For a brief description of the May Queen and Tennyson's "The May Queen" poem, click here.
If there’s a bustle in your hedgerow, / Don’t be alarmed now. / It’s just a spring-clean for the May Queen. --Jimmy Page & Robert Plant, "Stairway to Heaven"
Thematic Images for Beltane/May Day Neo-Pagan Fire Festivals
Beltane Fires Burn
The Beltane Fires of Love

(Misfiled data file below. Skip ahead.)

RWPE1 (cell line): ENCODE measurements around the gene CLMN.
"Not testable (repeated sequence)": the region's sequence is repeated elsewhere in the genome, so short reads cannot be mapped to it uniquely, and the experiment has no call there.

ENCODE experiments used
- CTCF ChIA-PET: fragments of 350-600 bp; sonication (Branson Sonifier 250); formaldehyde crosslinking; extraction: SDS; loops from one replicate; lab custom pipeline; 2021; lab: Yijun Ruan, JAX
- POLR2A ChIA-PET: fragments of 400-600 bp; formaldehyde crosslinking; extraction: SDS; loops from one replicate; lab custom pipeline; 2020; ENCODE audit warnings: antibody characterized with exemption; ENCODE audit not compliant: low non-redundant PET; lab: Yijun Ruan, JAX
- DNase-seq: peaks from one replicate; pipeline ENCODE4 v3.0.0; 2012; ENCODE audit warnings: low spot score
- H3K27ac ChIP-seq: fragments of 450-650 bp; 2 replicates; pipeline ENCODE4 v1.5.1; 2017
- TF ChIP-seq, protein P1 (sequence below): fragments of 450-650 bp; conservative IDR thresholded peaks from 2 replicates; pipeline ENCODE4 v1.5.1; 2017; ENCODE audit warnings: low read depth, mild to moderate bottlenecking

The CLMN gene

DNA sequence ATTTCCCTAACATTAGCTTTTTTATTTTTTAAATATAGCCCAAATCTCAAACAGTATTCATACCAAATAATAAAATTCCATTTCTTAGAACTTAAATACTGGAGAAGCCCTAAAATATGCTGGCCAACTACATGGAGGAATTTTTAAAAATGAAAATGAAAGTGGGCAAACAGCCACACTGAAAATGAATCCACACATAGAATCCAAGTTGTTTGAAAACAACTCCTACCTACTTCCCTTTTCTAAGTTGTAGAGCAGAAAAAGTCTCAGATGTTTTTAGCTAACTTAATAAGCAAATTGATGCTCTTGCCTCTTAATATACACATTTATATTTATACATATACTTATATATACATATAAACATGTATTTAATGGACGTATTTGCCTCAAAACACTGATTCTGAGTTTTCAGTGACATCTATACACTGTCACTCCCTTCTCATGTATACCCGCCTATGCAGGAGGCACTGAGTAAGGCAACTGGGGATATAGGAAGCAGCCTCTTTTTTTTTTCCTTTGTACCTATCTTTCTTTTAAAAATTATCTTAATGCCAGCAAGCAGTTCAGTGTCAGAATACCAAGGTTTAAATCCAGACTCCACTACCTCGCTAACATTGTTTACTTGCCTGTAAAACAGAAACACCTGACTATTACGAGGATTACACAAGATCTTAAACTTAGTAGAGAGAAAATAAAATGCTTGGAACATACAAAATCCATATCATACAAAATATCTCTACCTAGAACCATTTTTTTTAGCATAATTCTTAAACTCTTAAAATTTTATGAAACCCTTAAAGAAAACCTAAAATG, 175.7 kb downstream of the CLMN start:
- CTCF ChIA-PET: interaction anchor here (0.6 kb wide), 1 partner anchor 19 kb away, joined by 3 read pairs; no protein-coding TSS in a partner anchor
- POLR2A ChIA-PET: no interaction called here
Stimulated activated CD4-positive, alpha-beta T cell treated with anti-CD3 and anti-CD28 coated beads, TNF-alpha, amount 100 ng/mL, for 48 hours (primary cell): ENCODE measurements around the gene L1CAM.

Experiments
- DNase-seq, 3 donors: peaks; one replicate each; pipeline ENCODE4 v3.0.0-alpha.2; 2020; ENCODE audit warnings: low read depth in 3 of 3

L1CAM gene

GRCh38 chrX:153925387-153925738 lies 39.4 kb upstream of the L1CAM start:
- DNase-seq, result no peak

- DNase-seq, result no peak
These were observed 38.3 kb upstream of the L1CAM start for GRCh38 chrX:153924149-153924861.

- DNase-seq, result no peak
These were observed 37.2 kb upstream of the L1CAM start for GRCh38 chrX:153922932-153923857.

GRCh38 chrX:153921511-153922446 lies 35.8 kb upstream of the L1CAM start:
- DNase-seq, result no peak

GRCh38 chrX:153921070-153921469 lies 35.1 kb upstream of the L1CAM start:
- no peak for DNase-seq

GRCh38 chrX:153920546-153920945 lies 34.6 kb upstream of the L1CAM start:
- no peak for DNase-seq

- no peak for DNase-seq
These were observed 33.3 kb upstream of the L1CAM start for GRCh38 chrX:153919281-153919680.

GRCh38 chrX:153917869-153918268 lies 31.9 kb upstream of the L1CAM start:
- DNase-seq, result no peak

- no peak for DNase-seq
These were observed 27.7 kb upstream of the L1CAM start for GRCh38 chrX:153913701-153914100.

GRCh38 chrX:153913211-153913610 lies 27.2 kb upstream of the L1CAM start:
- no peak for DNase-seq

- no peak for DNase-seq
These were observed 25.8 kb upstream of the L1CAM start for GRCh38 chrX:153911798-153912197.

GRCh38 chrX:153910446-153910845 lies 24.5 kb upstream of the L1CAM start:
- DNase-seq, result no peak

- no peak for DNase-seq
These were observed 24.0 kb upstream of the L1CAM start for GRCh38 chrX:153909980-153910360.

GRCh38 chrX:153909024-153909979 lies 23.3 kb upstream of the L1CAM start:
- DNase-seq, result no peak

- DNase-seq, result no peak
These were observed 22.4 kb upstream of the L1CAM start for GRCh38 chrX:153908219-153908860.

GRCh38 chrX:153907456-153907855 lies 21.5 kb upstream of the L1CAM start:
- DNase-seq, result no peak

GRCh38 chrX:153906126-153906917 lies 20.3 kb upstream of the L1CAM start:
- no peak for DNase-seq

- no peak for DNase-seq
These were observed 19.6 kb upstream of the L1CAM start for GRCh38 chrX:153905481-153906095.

Beltane is about rebirth after the cold and dark of winter and the sprouting season of early spring. Harsh climates throughout the Northern Hemisphere, compounded by lack of food, supplies, and medicine, provided long and challenging months. Surviving these winter conditions of hardship with one’s life intact was indeed something to celebrate (“Gotta get through January / Gotta get through February”)…. So at sundown on the eve of Beltane, bonfires were lit throughout the land to invoke protection for the crops and for the purification of farm animals for the coming year…. The purpose of these bonfires was purify and sanctify the community and their livestock in readiness for the new cycle…. These “need-fires” served to welcome in the summer and encourage the sun’s warmth and to walk between for purification…. The fires celebrated the return of life and fruitfulness to the earth and would protect, heal and purify anyone or anything that passed by. Those gathered on Beltane were encouraged to leap the flames in a dynamic gesture of the acceptance of the blessing of fertility, creativity, and good fortune…. But the fires of the Celtic sun-god Belenos ("The Shining One") also represented the fires of passionate desire that flared up though the ground and brought fertility to the land and the people. For young lovers this was a special time when they could feel the Beltane fire in the belly, and they would leap the flames for luck in finding a mate.